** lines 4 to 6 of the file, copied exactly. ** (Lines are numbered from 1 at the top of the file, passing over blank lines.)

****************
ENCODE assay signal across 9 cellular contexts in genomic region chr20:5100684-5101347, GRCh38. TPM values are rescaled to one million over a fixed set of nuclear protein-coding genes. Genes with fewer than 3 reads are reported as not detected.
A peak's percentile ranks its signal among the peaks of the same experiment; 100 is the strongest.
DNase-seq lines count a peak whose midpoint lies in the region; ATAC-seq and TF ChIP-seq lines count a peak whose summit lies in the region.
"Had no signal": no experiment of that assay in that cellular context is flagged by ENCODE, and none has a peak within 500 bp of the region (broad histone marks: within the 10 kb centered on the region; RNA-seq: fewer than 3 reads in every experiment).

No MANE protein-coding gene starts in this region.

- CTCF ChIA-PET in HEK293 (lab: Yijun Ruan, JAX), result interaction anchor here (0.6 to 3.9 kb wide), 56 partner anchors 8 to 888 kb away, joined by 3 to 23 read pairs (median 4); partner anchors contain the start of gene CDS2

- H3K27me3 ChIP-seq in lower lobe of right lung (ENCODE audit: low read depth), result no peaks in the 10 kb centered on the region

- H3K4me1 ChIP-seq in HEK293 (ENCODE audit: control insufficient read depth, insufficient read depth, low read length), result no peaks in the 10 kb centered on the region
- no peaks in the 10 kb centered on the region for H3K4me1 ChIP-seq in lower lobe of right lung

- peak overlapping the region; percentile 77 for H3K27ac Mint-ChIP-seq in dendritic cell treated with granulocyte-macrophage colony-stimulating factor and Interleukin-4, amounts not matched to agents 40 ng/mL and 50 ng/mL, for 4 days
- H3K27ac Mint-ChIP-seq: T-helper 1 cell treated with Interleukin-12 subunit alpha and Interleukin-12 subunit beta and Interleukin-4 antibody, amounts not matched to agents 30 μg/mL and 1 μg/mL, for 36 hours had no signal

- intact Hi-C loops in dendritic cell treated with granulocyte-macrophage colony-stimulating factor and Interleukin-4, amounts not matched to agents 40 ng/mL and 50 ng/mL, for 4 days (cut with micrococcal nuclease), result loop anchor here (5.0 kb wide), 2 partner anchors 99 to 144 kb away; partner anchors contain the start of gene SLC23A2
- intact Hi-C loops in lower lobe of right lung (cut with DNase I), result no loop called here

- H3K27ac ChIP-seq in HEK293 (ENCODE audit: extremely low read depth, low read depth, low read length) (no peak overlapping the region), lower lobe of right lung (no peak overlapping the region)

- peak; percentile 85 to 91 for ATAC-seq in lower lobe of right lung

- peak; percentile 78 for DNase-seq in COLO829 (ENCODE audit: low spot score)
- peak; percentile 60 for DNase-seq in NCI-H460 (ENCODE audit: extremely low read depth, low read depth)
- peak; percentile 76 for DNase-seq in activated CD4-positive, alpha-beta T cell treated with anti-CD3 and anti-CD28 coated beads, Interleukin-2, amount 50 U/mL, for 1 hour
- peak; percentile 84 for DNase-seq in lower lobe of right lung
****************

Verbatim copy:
"Had no signal": no experiment of that assay in that cellular context is flagged by ENCODE, and none has a peak within 500 bp of the region (broad histone marks: within the 10 kb centered on the region; RNA-seq: fewer than 3 reads in every experiment).

No MANE protein-coding gene starts in this region.

- CTCF ChIA-PET in HEK293 (lab: Yijun Ruan, JAX), result interaction anchor here (0.6 to 3.9 kb wide), 56 partner anchors 8 to 888 kb away, joined by 3 to 23 read pairs (median 4); partner anchors contain the start of gene CDS2